4) Did you know that the 12 kv is the only line turned off in high winds?  Apparently the 69 kV above is still on.  These HAVE broken in the past and they HAVE started fires in the past.  The most inexpensive thing is to remove the ones we don’t really need.  This brings me to the final point about this process for now.

5) These lines are being replaced with lines that have as much as five fold capacity as the ones they replace.  The stated purpose is fire hardening.  But if they go underground this is no longer the case.  Huh?  However if there is another purpose that requires more capacity—five-fold more in fact—it must also be stated according to the NEPA rules of disclosure (which state you don’t have to make  a smart decision but you do have to provide enough information for an informed one).  I must clarify as such, if there is an additional reason for beefing up the amperage and wattage, IT MUST BE DISCLOSED or removed from the issue for good.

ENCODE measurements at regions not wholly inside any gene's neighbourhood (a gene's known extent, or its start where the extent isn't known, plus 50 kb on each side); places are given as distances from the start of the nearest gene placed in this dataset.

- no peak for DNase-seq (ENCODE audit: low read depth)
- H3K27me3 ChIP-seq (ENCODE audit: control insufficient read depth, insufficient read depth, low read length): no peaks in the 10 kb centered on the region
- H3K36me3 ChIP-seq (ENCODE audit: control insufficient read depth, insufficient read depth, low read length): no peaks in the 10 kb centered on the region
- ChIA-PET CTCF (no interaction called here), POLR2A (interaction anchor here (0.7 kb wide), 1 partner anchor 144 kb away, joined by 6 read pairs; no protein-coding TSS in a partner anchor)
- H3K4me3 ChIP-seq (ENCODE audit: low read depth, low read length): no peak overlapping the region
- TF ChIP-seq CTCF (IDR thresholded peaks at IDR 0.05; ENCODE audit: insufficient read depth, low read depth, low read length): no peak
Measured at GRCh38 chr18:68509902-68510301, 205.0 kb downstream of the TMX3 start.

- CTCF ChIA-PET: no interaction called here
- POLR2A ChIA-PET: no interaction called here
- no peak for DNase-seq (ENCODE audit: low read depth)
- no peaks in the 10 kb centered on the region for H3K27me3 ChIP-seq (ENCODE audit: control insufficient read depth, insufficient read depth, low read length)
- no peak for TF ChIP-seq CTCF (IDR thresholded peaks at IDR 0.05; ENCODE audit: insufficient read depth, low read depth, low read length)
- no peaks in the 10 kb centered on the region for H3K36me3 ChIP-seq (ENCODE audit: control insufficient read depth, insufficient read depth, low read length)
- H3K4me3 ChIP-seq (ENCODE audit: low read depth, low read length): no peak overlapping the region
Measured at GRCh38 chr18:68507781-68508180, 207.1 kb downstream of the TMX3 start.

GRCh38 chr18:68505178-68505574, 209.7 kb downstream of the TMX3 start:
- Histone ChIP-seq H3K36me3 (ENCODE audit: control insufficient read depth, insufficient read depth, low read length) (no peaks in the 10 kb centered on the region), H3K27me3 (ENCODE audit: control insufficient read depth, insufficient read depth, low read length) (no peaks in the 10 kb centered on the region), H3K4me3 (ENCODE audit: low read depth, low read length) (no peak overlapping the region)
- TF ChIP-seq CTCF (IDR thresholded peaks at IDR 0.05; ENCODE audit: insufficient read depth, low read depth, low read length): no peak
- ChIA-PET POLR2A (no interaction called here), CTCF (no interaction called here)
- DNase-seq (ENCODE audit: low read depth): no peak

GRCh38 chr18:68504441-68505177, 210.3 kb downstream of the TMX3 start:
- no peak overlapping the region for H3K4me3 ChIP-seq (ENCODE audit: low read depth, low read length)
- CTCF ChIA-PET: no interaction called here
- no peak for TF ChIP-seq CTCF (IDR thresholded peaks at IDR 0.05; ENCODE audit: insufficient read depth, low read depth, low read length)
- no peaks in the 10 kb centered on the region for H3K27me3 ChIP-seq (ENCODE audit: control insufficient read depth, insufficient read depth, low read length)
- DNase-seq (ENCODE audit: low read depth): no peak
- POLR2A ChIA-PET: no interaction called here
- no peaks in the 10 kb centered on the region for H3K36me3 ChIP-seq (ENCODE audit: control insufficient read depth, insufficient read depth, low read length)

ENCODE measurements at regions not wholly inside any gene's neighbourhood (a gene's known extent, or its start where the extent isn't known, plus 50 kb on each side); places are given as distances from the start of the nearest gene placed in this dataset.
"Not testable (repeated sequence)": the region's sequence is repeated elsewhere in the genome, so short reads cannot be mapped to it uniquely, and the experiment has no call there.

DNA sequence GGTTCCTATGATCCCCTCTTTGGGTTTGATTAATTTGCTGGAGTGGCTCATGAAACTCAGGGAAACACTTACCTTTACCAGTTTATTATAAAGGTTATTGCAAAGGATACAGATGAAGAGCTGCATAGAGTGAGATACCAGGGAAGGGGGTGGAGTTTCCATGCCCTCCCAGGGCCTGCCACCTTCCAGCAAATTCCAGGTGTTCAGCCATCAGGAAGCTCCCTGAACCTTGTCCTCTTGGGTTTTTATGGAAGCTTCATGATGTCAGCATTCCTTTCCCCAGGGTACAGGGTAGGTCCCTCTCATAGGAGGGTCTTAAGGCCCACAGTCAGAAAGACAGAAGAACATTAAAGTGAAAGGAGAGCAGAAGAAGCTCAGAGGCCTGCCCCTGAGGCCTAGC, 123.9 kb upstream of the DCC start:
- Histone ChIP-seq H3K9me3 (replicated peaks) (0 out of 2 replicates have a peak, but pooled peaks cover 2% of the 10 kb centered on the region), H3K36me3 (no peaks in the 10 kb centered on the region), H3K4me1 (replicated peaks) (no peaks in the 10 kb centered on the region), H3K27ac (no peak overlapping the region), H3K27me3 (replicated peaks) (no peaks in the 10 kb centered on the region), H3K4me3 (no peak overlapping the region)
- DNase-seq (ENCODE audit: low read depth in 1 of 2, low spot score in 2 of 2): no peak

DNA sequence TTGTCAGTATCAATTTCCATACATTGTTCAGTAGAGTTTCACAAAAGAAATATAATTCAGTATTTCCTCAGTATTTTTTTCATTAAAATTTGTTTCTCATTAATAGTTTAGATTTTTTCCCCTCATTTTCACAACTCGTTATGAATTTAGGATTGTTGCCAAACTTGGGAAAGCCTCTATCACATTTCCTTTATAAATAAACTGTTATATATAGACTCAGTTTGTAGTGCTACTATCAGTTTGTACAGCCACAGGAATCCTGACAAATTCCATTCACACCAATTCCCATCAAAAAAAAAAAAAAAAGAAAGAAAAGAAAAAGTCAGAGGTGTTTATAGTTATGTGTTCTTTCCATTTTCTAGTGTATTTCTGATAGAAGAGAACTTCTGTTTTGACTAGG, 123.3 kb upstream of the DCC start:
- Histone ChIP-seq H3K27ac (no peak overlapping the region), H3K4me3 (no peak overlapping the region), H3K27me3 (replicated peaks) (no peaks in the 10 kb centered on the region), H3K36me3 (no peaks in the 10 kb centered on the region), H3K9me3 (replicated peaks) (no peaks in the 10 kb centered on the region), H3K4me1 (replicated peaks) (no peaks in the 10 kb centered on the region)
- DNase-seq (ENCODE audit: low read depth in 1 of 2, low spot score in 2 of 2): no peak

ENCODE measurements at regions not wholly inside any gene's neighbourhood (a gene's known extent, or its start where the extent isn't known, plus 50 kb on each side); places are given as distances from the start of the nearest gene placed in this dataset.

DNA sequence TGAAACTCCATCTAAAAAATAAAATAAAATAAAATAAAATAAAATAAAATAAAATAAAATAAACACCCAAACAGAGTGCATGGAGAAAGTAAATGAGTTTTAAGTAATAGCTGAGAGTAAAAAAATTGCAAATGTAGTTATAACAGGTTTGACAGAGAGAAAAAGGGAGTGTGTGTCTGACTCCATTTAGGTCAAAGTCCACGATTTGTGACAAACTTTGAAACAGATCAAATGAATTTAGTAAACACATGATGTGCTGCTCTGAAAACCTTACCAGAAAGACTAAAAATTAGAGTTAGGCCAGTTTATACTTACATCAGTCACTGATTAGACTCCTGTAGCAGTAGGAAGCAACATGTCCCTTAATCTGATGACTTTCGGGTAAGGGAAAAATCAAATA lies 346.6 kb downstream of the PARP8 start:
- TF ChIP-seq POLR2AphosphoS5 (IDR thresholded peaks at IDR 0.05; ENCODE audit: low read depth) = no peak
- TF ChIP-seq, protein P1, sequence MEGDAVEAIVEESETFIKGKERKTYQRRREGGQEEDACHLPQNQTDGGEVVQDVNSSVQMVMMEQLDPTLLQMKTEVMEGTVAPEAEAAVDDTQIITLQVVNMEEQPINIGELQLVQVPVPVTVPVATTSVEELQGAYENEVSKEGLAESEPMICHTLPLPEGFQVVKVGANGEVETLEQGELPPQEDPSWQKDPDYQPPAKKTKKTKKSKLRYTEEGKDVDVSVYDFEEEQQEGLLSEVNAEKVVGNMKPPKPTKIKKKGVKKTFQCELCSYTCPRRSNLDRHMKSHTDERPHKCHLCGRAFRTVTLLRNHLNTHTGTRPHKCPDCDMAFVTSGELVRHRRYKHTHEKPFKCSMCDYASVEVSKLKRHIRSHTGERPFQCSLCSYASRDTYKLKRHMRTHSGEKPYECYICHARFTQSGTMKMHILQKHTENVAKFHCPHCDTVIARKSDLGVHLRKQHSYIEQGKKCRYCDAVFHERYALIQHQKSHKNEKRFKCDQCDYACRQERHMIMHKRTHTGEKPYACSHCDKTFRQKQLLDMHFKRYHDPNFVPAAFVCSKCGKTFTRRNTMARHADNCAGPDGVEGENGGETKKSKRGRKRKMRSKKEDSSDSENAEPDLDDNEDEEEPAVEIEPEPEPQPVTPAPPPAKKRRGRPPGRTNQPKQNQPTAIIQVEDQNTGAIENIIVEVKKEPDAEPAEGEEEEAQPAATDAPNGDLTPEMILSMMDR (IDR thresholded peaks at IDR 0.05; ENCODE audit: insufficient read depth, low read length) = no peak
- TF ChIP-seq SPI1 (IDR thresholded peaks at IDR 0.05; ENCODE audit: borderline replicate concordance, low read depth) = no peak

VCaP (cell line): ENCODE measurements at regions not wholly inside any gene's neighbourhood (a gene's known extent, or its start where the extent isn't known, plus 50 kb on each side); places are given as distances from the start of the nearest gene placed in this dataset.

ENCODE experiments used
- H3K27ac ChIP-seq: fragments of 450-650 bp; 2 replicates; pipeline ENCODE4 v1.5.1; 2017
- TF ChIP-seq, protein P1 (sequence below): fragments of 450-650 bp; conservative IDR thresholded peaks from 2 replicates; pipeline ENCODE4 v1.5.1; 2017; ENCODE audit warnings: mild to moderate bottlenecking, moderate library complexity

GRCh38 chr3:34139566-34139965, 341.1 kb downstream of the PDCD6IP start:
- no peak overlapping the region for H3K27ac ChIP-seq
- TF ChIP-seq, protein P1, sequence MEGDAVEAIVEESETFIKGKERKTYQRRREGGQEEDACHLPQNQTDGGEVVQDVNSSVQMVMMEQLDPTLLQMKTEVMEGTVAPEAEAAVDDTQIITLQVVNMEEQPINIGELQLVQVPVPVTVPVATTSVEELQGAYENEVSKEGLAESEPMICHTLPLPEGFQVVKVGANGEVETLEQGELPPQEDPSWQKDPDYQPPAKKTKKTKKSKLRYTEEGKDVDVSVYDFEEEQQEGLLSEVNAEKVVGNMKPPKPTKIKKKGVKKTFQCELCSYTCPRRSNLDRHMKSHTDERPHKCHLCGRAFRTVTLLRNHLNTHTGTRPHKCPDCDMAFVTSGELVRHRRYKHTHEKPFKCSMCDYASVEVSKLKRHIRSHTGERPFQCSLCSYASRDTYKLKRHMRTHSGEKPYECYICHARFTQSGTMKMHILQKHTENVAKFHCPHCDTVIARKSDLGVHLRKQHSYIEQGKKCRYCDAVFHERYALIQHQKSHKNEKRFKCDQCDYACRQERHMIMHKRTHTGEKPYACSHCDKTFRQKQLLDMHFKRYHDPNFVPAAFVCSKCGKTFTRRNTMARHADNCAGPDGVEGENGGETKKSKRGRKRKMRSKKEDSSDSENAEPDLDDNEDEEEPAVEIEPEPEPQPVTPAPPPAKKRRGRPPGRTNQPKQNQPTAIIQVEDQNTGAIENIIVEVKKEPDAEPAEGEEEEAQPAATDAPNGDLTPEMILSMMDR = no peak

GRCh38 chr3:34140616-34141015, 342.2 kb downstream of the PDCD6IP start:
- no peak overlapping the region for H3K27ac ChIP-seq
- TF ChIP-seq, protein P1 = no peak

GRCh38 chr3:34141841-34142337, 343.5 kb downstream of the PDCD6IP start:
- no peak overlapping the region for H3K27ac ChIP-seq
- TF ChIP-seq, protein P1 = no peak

No more double talk! We need this done once and for all. Anything else is pushing the boundary of abusive actions for the years we’ve endured this string of energy projects.

My concern is with an increase in amperage. Voltage remaining the same, the wattage must be increasing five fold. What are the ramifications of this? Aren’t they supposed to be explaining in dtail? This also creates a much higher capacity for this line. They have not disclosed this, to the contrary they maintain they don’t need to because of the static voltage. If this is going up because they anticipate ANYTHING more making use of that added wattage, how is that not information I would need to make an informed decision? Or more precisely, the Forest Supervisor to make an informed decision?

I would beg to differ. I’ll elaborate:

They are replacing a ½ inch wire with a whole inch wire. The cross sectional area of a wire is directly proportional to the increase in amperage.  Voltage x Amperage = Wattage